Quite unlike the fascist force it is touted to be, Bhagwat made it clear that RSS never tries to impose its philosophy on anyone and its internal dynamics are congruous with the highest levels of democracy. “I'm placing before you some facts about this organisation,” said the designated head of RSS. “I am not here to convince or convert you. I invite you to study and verify. Come to us, inspect us, see how we work and then form an informed opinion.”

It is difficult to reconcile this ‘open door’ policy with the coerciveness that critics accuse RSS of fomenting. This exposes RSS critics as an intolerant group of anti-free-speech crusaders who are allergic to alternative ideologies and who use misinformation, bullying and denial of platforms as a political tool to drown out every other voice except their own.

Bhagwat, in the spirit of a true democrat, took a lenient view of criticism. He acknowledged that when an organisation grows, becomes bigger and more powerful, people become interested in it and some “target Sangh out of fear of its increasing power which is quite natural.” He said that it is mostly borne out of misconception.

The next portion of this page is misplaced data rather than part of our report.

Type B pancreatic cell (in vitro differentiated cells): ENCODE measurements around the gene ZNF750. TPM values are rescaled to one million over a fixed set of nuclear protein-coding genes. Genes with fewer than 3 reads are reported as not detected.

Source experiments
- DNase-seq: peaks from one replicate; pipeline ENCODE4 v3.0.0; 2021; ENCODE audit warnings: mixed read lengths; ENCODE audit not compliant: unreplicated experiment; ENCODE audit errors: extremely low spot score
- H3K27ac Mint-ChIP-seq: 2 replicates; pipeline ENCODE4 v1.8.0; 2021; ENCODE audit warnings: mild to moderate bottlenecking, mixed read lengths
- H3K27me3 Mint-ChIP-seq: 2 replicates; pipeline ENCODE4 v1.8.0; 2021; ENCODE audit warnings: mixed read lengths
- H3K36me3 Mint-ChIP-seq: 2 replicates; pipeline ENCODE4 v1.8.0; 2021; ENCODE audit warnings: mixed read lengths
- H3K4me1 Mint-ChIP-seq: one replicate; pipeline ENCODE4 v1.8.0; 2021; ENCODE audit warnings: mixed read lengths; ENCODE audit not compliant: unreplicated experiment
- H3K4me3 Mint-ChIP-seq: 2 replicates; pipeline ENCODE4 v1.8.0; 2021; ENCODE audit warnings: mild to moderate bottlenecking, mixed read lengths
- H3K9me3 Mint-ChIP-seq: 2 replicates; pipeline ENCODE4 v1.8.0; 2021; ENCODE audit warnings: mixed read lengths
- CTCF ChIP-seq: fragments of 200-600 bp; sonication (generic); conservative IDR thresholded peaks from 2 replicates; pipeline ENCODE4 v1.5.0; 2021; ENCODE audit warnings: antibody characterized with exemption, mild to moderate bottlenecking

"People get the impression that RSS is a very dictatorial organisation. They think that the ‘chief’ of RSS decides everything and everyone has to follow. In reality, RSS is very different. But don’t believe me, come close to Sangh to check out the truth," he said.

“Here the youngest Swayamsevak can question the eldest,” said Bhagwat and gave an anecdotal experience of a fourth-standard kid in a Nagpur shakha who demanded to know why the Sarsanghchalak is so infrequent in attendance. “If you want to see the most democratic organisation, come to us”, he said and narrated how its founder Keshav Baliram Hedgewar never subjected the organisation to a dogmatic structure and instead let it evolve democratically through consensus.